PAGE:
principles of data protection.
Processing is guided by
eight principles, and they can be summarised by saying that the data
must be obtained fairly and lawfully, the subject should be told who is
doing the processing, why the information is being processed and to whom
it will be disclosed. Processing must be in accordance with the original
purpose, and the information must be accurate and up to date, but not
kept for longer than is necessary.
The person to whom
the data refers.
The person or
organisation that is responsible for the data.
Personal Data (or
is data from which it is
possible to identify a living individual, either directly from
that information or from additional information that is held by, or
might be held by, anyone processing that data. This includes
- expressions of
opinion about the individual,
- the intentions
of the data controller or any other person in respect of the
There are two kinds of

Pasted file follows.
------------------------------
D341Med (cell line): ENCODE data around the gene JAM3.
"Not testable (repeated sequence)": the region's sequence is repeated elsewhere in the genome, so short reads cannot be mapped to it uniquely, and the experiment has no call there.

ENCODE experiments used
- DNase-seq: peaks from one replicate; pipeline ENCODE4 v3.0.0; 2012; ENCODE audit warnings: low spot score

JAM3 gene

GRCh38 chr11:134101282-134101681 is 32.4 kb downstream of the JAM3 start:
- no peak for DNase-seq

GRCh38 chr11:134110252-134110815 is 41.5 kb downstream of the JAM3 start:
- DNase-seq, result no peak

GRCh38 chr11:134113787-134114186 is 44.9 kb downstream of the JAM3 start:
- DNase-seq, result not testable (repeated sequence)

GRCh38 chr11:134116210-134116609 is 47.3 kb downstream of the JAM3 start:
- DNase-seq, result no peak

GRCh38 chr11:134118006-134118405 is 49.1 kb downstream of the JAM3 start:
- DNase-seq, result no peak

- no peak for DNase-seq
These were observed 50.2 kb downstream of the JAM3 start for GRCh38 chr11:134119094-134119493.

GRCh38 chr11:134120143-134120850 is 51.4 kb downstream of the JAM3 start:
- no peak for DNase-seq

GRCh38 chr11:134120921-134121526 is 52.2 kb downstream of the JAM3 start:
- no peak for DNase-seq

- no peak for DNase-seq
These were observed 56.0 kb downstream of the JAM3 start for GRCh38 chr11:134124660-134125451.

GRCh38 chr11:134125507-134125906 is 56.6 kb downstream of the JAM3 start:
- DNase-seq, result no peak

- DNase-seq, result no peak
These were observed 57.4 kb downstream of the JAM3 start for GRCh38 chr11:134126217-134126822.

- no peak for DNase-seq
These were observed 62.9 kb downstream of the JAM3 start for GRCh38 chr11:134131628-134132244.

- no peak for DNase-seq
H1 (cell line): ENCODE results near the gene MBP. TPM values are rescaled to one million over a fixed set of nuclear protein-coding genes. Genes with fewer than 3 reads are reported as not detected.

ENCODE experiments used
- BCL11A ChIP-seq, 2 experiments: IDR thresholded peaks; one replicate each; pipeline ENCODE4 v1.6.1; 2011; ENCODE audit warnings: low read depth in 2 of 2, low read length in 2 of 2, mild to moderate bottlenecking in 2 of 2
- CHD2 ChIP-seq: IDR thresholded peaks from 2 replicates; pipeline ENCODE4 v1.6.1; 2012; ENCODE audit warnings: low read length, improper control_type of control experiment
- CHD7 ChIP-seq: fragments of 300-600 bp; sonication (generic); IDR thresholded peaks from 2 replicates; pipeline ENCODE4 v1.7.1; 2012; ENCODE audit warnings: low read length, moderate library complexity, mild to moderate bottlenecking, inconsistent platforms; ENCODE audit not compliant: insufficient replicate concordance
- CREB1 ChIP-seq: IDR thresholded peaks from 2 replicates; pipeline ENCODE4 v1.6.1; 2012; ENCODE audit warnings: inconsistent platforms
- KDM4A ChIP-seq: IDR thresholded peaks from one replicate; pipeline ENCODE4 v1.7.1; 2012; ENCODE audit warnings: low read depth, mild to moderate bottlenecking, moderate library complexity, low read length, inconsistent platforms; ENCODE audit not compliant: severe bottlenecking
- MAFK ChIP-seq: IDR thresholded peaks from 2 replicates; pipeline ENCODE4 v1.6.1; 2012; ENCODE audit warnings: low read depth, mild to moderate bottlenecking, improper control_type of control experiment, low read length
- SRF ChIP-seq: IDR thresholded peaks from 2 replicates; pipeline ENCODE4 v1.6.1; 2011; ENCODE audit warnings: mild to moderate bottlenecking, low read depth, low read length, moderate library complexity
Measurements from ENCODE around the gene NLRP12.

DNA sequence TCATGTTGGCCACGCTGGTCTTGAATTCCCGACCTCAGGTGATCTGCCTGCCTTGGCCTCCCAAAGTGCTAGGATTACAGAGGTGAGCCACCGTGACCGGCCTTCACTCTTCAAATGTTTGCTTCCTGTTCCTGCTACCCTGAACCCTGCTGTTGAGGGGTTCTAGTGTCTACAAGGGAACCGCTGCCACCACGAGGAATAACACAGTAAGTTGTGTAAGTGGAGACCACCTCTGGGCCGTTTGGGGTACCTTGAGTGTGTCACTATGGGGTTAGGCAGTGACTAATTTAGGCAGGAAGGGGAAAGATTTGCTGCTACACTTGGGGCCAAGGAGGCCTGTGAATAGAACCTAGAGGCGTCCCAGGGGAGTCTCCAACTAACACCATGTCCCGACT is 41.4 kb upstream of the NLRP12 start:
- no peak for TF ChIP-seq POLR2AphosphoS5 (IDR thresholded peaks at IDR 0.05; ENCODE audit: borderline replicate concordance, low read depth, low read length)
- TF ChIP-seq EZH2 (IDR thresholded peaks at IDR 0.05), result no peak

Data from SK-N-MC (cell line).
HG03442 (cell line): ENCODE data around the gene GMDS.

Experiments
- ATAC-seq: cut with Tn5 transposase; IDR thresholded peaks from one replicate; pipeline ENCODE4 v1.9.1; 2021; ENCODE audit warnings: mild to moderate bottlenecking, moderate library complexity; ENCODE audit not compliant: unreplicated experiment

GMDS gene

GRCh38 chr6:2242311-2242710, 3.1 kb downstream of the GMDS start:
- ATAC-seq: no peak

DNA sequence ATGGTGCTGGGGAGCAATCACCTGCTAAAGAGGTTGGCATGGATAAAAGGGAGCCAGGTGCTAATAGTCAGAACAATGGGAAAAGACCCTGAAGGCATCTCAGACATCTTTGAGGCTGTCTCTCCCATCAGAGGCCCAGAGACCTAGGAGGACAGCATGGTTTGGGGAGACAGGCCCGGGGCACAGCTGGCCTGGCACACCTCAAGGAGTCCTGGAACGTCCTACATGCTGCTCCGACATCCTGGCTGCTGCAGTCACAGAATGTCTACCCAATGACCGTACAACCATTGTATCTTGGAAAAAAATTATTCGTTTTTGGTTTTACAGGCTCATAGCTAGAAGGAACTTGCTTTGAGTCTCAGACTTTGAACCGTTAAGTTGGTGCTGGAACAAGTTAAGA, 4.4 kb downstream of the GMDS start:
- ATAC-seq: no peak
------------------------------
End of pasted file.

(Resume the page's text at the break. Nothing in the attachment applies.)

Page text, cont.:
personal data, normal data and sensitive data. Normal data
are low-level material like name and address, phone number, hair colour
and the like. Sensitive data covers political affiliations, ethnicity,
physical or mental health, sexual life and so on. When it comes to
disclosure, a data controller can sometimes take implicit permission to
disclose normal data if there is a good reason, but sensitive data will
always require explicit permission.
covers almost any conceivable use of data, including obtaining,
recording, holding, organising, adapting, altering, retrieving,
consulting, using, disclosing, blocking, erasing or destroying the
information or data. This means, for example, that simply holding data
constitutes processing for the purposes of the 1998 Act, so keeping
information ‘just in case’, is not acceptable.